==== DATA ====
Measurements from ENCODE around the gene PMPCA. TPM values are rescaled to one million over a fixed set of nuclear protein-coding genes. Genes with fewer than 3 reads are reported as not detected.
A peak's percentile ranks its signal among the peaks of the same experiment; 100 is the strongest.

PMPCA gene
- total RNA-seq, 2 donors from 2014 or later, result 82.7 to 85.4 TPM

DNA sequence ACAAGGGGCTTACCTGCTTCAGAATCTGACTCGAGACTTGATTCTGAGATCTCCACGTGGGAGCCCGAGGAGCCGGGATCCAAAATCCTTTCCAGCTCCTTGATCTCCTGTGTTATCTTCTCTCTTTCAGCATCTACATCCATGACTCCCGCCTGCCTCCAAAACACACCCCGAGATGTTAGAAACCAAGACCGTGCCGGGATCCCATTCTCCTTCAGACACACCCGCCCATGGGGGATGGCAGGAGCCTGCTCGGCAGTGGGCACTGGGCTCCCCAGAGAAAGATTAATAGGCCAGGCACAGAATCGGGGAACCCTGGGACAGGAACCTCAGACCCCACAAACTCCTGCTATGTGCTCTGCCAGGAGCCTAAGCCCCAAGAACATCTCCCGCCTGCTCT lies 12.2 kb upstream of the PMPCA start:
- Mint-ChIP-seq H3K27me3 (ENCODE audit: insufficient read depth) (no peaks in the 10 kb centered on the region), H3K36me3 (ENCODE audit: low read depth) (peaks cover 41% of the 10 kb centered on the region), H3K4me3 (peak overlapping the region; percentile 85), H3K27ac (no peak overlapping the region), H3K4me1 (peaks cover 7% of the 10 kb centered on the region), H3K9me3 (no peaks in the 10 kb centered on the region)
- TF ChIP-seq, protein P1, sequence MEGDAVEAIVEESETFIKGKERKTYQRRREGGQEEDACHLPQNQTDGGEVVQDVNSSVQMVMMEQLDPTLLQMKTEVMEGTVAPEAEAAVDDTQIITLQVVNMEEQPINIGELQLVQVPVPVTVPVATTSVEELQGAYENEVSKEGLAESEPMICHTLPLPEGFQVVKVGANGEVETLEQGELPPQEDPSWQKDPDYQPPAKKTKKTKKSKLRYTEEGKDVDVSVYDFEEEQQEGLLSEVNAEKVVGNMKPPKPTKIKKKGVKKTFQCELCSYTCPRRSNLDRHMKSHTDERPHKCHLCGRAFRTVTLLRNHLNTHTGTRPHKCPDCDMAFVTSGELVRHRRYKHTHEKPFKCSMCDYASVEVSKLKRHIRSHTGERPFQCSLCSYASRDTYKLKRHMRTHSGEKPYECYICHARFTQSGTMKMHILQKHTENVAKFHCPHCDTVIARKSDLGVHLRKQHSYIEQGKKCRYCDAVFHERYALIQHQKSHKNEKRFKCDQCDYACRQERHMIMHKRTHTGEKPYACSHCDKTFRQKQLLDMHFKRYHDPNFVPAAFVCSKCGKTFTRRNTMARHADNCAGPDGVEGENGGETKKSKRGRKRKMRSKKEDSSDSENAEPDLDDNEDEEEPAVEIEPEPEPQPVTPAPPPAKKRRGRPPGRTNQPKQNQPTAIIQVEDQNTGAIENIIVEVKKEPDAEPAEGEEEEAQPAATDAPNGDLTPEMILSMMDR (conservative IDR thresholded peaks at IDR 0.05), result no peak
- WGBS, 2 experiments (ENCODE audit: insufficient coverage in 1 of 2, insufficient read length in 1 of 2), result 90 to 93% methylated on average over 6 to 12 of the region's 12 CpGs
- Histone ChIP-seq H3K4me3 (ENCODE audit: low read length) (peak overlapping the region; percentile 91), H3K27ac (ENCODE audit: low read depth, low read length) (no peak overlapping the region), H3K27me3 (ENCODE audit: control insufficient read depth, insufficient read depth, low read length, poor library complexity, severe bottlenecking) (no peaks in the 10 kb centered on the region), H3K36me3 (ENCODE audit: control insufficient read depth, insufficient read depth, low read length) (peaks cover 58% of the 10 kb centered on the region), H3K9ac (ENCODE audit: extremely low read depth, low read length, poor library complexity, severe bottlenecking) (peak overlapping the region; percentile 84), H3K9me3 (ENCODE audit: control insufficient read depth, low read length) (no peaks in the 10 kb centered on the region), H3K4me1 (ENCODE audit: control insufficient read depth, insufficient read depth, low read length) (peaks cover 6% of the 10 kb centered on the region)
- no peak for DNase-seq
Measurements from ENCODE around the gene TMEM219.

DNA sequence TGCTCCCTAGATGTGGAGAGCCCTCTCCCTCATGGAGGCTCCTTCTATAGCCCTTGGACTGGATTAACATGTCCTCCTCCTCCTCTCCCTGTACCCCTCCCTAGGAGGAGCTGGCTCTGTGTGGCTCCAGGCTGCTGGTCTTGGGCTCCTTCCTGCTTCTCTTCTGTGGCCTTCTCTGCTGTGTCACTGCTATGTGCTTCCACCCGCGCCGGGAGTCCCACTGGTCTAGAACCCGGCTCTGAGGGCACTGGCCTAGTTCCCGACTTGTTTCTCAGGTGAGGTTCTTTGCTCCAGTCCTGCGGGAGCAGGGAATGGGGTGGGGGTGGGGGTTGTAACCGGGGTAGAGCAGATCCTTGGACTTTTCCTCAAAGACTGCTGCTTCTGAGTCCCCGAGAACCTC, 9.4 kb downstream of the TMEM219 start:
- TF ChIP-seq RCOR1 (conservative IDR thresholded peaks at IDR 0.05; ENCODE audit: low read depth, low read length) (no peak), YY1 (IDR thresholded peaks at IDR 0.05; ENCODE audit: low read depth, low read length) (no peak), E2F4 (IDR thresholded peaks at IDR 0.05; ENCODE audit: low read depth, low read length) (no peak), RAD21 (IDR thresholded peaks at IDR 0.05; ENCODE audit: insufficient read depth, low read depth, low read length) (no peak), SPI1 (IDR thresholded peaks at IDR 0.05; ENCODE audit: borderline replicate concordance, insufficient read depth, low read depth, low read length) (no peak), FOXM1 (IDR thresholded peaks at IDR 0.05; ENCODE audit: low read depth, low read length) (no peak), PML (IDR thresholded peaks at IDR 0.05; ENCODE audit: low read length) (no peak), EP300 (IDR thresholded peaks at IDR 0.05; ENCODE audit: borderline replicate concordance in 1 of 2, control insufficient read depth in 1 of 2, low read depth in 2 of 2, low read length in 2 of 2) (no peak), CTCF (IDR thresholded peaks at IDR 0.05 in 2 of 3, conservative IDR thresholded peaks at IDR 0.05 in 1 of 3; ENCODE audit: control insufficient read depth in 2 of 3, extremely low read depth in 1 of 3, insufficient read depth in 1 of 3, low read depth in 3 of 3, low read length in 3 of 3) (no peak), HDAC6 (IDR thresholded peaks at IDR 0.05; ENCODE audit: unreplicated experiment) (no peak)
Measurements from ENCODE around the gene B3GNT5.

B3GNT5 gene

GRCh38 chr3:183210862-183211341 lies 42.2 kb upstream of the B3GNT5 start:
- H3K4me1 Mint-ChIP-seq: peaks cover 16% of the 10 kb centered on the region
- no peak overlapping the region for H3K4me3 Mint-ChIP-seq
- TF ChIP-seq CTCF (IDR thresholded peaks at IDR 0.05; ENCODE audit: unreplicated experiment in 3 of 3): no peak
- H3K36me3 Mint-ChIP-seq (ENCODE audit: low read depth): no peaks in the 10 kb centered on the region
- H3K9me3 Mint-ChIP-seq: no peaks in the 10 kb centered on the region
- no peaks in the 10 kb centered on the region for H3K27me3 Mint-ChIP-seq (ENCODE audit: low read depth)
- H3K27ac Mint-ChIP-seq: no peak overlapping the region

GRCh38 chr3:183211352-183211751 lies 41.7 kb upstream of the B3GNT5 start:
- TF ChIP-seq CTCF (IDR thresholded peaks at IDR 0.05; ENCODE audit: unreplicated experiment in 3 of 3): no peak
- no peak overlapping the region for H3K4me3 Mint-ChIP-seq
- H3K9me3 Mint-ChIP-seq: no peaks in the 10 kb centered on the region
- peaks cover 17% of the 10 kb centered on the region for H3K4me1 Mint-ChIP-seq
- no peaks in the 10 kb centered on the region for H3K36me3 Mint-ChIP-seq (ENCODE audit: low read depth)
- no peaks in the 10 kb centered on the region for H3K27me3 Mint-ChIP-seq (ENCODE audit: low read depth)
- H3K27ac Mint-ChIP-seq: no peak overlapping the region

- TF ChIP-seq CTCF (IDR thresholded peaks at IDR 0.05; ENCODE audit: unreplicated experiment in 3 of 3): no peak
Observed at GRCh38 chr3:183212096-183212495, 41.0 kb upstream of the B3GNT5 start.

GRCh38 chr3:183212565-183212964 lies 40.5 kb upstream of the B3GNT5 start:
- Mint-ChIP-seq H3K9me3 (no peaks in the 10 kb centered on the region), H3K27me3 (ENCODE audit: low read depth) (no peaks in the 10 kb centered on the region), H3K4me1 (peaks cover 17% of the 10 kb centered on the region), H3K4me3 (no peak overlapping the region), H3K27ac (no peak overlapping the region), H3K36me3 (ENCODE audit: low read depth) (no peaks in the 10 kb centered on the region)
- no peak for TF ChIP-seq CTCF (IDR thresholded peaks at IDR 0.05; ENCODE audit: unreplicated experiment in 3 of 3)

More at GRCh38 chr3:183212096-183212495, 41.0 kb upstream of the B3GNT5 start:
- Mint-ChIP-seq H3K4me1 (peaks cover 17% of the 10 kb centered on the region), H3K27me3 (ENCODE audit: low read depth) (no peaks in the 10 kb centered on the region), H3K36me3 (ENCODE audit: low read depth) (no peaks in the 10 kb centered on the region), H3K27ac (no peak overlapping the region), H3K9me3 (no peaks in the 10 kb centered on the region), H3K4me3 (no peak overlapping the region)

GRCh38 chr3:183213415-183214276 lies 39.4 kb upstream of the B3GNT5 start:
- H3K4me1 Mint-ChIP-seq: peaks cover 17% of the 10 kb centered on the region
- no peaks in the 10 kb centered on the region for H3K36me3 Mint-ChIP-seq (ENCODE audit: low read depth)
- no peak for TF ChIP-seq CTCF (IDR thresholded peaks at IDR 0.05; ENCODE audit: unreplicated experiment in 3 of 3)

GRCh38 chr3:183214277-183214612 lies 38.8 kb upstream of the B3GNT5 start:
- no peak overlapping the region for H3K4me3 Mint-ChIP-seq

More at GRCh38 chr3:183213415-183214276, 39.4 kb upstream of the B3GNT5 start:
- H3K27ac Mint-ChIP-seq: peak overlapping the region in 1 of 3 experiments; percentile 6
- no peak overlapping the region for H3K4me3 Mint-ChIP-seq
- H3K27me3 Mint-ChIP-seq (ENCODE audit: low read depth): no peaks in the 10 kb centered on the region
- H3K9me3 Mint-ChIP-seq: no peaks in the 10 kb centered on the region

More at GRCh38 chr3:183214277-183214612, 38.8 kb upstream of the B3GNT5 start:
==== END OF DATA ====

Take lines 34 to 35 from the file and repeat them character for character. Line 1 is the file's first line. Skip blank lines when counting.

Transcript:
GRCh38 chr3:183212565-183212964 lies 40.5 kb upstream of the B3GNT5 start:
- Mint-ChIP-seq H3K9me3 (no peaks in the 10 kb centered on the region), H3K27me3 (ENCODE audit: low read depth) (no peaks in the 10 kb centered on the region), H3K4me1 (peaks cover 17% of the 10 kb centered on the region), H3K4me3 (no peak overlapping the region), H3K27ac (no peak overlapping the region), H3K36me3 (ENCODE audit: low read depth) (no peaks in the 10 kb centered on the region)